How to Create Strong Themes


A story without the backing of a theme is little more than a list of events.

If you were to pick up a book right now you’d have a hard time trying to tell me that it has no themes. Nearly all literary novels are built on the foundations of themes. They are one of the pillars that go hand in hand with your plot and the development of your characters. So, it may come as a surprise that a lot of writer’s struggle with embracing a strong theme. If you are one of these people, then you aren’t alone!

Many thrills seeking writers like to beat their readers over the head with their themes, and many fantasy writers like to capture the reader’s imagination through their themes. The problem with this is that sometimes a story’s theme can overshadow the plot.

Throughout this article, I’m not only going to teach you exactly what a theme is and all the different sorts you can integrate into your story, but how to create a plot strong themes.

What Is A Theme?


A theme is one of the strongest tools a writer can utilise for their story. It’s a statement that you make about the topics that are covered and discussed throughout your novel. So, how does it relate to your plot? Let’s look at it this way:

Look at your story as though it is a human being. The plot of your story is the heart. It’s the very central foundation, what gives life to your story and your characters. The theme is the pulse, the beating of your story’s heart that keeps your plot and characters moving forward.

Enough about anatomy! A strong theme, which is what we are going to cover today, is one that connects to your readers and attracts them to your characters. It is supposed to hook your readers into the journey’s your characters will take and leave them wanting more or thinking about your novel long after they have finished. It’s all about letting your readers discover what’s between the lines.

In order to frame your plot around a strong theme, you first have to find it compelling. If you don’t, then your reader most certainly won’t either. So, what makes a compelling theme? Take a look at the example below.

The Many Themes Of Harry Potter


I know that I use Harry Potter as a reference for a lot of things, but it truly is a masterpiece! To break down the use of a compelling theme, we’re going to take a look at Harry Potter and the Sorcerer’s Strone (or Philosopher Stone depending on where you’re from).

The first novel in the epic series has many, many themes, but we are only going to cover one in this example which I believe, and I think many can agree with me, is the strongest theme of the series and drives the plot forward. The theme I’m talking about his family.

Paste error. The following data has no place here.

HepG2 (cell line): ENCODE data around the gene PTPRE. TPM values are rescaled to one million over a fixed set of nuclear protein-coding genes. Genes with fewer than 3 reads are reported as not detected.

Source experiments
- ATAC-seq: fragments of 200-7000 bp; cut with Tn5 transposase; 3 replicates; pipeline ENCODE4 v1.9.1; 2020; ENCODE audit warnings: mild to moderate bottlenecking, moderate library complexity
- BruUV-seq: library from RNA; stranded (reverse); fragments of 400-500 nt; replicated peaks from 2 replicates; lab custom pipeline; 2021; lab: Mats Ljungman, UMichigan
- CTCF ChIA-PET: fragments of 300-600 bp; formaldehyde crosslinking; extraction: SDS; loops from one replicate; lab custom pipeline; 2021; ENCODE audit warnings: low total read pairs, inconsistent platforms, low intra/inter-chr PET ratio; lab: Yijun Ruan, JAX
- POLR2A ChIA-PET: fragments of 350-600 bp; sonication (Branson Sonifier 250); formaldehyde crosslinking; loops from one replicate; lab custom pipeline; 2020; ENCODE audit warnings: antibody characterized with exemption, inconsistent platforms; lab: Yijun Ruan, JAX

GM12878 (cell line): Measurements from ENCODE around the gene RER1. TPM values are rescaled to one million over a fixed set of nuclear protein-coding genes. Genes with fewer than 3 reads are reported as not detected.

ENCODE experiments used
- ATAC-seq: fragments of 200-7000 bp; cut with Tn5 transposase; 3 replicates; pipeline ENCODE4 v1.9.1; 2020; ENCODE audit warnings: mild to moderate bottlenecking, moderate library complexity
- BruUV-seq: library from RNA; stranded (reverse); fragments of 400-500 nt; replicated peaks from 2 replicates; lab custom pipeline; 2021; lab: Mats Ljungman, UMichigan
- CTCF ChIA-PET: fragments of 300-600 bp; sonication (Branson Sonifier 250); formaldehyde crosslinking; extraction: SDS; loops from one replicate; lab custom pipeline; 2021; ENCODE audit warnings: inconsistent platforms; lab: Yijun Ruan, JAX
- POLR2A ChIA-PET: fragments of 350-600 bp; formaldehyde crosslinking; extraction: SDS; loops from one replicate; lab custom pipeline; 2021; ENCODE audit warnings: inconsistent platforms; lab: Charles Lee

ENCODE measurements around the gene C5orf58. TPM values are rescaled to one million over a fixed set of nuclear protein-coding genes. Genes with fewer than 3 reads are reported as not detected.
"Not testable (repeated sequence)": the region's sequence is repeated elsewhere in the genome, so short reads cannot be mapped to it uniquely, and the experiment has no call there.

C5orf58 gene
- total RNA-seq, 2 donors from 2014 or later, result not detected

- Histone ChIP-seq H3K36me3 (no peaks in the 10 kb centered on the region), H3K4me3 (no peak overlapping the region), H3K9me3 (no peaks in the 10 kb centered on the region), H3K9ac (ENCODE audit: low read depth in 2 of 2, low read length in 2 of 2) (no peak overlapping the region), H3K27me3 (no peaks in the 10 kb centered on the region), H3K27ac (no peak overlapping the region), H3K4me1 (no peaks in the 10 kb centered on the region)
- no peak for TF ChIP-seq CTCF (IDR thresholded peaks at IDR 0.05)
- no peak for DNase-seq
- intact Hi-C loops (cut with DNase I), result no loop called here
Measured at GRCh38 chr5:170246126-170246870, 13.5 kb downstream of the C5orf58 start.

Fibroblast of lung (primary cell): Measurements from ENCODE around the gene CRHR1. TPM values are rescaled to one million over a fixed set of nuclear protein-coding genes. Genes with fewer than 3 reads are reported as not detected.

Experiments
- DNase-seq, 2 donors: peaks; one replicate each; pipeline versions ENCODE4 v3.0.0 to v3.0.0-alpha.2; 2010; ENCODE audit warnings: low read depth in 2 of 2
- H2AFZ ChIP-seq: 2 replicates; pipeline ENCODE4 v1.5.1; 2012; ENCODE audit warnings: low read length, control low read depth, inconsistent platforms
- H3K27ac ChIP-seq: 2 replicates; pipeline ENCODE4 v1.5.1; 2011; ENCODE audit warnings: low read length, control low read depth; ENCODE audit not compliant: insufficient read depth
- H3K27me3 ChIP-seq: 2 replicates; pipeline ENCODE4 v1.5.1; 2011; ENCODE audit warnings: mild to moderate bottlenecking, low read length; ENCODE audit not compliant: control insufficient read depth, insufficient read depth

The family is a huge theme throughout the series, and what drives the protagonist Harry Potter. A powerful and dark lord killed Harry’s parents, and when we are introduced to him he misses them very much. He is stuck, unfortunately, with his Aunt and Uncle who have no love for him. This particular part of the theme suggests that blood ties can only go so far and the relationships Harry has with his family don’t necessarily mean that love is felt.

When Harry goes to Hogwarts School of Witchcraft and Wizardry, he meets an array of people from his two best friends, Ron and Hermione, Ron’s family, fellow students, and teachers. Each one of these come to care for Harry and love him, and in return, he feels the same way. He chooses his family, and this is ultimately what he fights to save and protect for the rest of the series.

As you can see, family isn’t the main plot. The plot of Harry Potter is the fight against good and evil, and the leading up to the all-out battle between Harry Potter and Lord Voldemort. Family, however, has an influence on Harry’s decisions and also compels the reader to really root for certain characters and the bonds they share. 

What Are Some Examples Of Themes


If you aren’t sure what makes a strong theme, then I’ve got you covered today. Choosing a theme can be difficult because you want to make sure it compliments your plot, not overshadows it. Here is a list of themes you might consider for your novel:

  • Alienation
  • Ambition
  • Betrayal
  • Coming of age
  • Courage
  • Deception
  • Discovery
  • Escape
  • Death
  • Fear
  • Freedom
  • Good versus evil
  • Isolation
  • Jealousy
  • Justice
  • Loss
  • Loneliness
  • Love
  • Lust
  • Power
  • Prejudice
  • Security
  • Spirituality and God
  • Survival

How to Create Strong Themes Around Your Plot


Now that you know what a theme is, how to utilise one, and some examples of themes you might like to use, you may be wondering how to centre your plot around it?

The best way to integrate your theme is through your characters. This may be through their flaws, their obstacles, or their goals. The underlying message of your novel will naturally unfold as a result of your characters and how they change throughout the course of the novel. As a result, your readers will be able to identify the themes you’ve placed throughout the story.

Ask yourself these questions:

  • Who is my protagonist?
  • Do they have flaws? If so, what are they?
  • How do the events of my story shape the development of my protagonist?
  • Does my protagonist overcome their flaws or the obstacles they will face? How?
  • Has my protagonist changed from the beginning of the story? If so, then who are they now?

By answering these questions you’ll find that the themes of your story will naturally arise. The question you have to answer is what you want to say about these themes.

And that’s it! Have you got any other ideas for a strong theme? Hit me up in the comments and let me know!

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